On December 18, 2020, I participated in a panel hosted by United States Senator Richard Blumenthal and Connecticut Attorney General William Tong to discuss the opioid epidemic.
I want to thank both of these fine public leaders for their consistent and longstanding involvement in the fight against opioid deaths. We were joined by several other leaders in the state, including my friends, Mark Jenkins of the Greater Hartford Harm reduction Coalition and Bobby Lawler, of the New England HIDTA (High Intensity Drug Trafficking Area). I also want to thank Brandon Bartell, the operations manager at American Medical Response Hartford, who let me adjust my paramedic shift at the last moment so I could participate.
It was a great discussion that can be viewed in its entirety at this link.
Forum with Attorney General Tong and U.S. Sen. Blumenthal on the Opioid Crisis During the COVID-19 Pandemic
I start speaking at the 42 minute mark. I was told I could speak for five minutes, and I managed to keep within my time.
The Hartford Courant wrote a nice article summarizing the meeting.
Connecticut projected to exceed last year’s number of fatal overdoses, as COVID-19 results in isolation and fentanyl drives deaths; over 1,300 fatalities expected in 2020
When thinking about what I was going to say, I focused on the question of why people die from opioid overdoses. Most people involved know the larger causes of the opioid epidemic: over prescription, corporate greed, poor public policy, etc., but I wanted to focus on the causes, from my experiences as a paramedic, that are actually leading to people’s deaths.
The two main reasons people overdose are low tolerance and excess potency.
Low tolerance occurs when someone who has just gotten out of prison or rehab, or someone who relapses from a period of abstinence, uses the same amount they used to use, and consequently they overdose because they have lost their former tolerance.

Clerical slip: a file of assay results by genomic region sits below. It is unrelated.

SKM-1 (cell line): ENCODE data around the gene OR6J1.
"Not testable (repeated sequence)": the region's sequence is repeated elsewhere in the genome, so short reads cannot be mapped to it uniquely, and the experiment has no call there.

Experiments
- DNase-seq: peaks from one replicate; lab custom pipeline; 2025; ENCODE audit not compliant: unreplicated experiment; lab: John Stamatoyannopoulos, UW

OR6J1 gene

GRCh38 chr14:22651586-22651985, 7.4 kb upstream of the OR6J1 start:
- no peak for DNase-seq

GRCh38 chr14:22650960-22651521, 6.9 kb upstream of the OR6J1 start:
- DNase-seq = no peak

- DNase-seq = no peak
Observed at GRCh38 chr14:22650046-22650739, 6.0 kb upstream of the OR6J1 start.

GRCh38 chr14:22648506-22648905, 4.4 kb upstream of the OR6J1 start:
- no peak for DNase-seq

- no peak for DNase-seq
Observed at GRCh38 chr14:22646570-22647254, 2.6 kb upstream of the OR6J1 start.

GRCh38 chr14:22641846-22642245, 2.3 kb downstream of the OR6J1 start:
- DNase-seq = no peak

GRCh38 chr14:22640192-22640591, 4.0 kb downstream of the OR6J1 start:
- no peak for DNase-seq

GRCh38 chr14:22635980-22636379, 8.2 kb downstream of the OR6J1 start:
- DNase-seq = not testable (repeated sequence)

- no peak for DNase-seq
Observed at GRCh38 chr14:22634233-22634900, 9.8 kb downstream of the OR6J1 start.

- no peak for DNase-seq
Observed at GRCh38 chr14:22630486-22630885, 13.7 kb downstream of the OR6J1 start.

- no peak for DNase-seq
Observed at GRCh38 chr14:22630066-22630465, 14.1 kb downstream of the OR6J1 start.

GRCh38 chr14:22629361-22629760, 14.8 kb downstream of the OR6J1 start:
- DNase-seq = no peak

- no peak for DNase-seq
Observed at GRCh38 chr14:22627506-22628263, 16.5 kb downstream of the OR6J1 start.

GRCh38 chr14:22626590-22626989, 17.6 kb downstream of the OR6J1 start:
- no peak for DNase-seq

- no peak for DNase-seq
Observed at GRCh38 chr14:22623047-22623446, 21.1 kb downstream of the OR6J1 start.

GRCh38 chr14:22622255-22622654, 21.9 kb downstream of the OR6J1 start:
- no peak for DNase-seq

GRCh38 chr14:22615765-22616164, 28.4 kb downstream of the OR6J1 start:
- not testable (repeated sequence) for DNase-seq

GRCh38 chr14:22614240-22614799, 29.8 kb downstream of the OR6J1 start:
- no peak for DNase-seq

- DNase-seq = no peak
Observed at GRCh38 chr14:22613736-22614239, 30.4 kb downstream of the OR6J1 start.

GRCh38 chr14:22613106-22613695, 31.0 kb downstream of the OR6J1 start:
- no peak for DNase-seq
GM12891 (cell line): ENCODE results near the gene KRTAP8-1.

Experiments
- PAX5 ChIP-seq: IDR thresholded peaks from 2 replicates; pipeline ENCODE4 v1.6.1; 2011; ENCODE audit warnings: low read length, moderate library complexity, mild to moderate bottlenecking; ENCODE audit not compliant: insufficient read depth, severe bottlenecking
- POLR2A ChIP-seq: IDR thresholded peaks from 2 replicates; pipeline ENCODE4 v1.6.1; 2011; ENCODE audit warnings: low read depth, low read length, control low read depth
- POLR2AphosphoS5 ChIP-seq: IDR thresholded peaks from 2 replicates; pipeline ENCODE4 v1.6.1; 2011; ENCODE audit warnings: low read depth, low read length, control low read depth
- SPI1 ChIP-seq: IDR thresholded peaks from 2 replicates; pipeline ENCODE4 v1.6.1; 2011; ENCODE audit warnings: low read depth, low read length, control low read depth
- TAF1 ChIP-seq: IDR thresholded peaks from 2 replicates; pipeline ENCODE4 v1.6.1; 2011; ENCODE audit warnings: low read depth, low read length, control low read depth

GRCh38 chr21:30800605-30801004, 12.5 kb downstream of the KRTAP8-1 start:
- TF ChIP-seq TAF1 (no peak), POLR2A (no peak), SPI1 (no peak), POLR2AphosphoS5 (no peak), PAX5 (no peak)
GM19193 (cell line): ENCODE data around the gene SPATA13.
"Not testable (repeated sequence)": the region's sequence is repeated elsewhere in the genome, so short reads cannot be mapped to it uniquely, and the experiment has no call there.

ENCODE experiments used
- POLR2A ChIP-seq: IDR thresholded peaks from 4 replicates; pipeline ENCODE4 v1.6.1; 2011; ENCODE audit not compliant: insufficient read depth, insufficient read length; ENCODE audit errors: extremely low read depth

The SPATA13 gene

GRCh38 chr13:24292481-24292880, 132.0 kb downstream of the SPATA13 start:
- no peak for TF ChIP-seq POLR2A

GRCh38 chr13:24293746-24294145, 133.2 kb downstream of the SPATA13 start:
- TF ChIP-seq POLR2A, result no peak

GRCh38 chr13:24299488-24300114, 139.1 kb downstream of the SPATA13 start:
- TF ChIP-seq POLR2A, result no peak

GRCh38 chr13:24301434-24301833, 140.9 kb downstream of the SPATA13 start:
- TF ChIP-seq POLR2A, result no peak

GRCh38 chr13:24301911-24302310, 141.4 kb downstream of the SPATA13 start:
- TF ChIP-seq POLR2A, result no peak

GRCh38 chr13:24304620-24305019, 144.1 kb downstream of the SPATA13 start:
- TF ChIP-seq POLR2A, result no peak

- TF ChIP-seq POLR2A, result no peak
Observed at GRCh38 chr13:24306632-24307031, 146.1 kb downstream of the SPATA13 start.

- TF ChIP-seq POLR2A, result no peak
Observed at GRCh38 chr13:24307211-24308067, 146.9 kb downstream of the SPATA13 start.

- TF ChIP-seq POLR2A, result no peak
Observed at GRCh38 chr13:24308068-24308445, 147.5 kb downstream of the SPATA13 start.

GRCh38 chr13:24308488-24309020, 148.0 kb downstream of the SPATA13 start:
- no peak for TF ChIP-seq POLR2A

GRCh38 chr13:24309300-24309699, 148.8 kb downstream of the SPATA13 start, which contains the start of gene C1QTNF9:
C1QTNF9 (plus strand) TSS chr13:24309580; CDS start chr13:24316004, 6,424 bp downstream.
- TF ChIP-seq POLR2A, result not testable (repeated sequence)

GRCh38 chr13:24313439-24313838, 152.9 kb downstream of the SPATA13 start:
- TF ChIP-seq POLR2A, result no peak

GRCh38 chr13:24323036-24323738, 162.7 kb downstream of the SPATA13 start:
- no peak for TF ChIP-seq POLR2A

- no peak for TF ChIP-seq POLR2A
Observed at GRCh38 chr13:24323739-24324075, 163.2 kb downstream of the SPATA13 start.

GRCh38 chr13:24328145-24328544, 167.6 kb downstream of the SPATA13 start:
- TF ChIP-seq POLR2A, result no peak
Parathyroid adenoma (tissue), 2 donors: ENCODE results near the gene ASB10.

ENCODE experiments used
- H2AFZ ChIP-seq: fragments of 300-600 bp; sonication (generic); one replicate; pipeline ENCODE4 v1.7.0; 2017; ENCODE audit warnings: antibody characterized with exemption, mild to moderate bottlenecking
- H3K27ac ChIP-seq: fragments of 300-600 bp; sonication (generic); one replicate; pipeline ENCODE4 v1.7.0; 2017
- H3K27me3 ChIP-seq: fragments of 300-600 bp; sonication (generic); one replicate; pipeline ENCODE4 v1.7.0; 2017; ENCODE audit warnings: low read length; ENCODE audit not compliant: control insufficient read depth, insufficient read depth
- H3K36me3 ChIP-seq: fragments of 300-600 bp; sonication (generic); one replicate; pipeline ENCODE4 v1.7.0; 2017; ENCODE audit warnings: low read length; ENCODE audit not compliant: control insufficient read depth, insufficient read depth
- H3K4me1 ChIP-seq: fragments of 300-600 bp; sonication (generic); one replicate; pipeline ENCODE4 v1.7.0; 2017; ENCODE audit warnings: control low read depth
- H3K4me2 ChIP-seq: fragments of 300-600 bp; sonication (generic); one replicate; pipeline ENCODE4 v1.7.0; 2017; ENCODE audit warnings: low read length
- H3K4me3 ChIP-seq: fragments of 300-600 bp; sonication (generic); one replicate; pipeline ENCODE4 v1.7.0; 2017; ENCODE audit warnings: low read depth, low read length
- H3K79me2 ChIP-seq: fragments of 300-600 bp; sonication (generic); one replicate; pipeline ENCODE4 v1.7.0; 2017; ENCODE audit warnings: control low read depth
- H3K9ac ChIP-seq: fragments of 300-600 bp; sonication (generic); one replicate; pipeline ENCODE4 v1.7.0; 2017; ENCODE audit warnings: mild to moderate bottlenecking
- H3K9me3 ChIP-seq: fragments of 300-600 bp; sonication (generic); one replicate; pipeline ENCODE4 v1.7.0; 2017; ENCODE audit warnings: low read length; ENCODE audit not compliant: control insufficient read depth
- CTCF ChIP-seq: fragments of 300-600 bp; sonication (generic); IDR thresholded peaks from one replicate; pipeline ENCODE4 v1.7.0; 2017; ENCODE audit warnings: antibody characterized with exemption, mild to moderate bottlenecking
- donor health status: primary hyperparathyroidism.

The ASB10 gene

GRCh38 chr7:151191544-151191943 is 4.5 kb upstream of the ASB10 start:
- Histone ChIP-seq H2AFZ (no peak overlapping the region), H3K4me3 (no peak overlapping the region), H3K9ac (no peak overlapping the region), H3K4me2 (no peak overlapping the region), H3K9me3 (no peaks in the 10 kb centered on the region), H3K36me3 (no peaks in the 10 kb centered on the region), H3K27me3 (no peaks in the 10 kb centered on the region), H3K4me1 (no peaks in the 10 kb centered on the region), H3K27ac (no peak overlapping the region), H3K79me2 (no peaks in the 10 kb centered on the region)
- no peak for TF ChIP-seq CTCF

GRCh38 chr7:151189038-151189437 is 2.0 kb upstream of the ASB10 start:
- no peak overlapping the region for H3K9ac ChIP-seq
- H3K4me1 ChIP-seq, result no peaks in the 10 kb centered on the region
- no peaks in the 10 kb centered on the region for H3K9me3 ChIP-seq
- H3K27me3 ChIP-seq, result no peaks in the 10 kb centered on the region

Excess potency comes from buying a product that is stronger than you anticipated. The best example of this would be (a few years back) buying a bag of heroin that is unexpectedly laced with fentanyl (hardly unexpected these days) or a bag of fentanyl that has a larger than normal percent of active ingredient compared to cut. This can happen easily with fentanyl because the active amount of fentanyl is small and widely variable (you could easily have 0-10% or more in different $4 bags from the same batch). Because fentanyl tends to clump, you don’t get dilution like when you put food coloring in water and stir, instead you get the chocolate chip cookie effect, and your bag may have a deadly fentanyl chip of death in it.
The way I see it, the major thing you can do about tolerance is education. Warn people to be careful if they haven’t used for awhile. Just do a little at a time.
Excess potency can be addressed through quality control. The problem with street drugs is there is no quality control. In addition to not knowing the strength, the drugs often contain other potent chemicals. Xylazine is a horse tranquilizer increasingly implicated in opioid deaths in Connecticut. We’ve seen PCP and other drugs added to the mix. No one really knows what they are putting in their veins. It’s Russian Roulette. How about we try some medicinal fentanyl or heroin pilot projects where a trial group of users are allowed to receive medical quality heroin or fentanyl in a clinical setting under a physician’s care? They do this in England and other countries. It may be considered outrageous by many, but it would reduce the problem of people dying from “hot spots” in batches mixed by street dealers.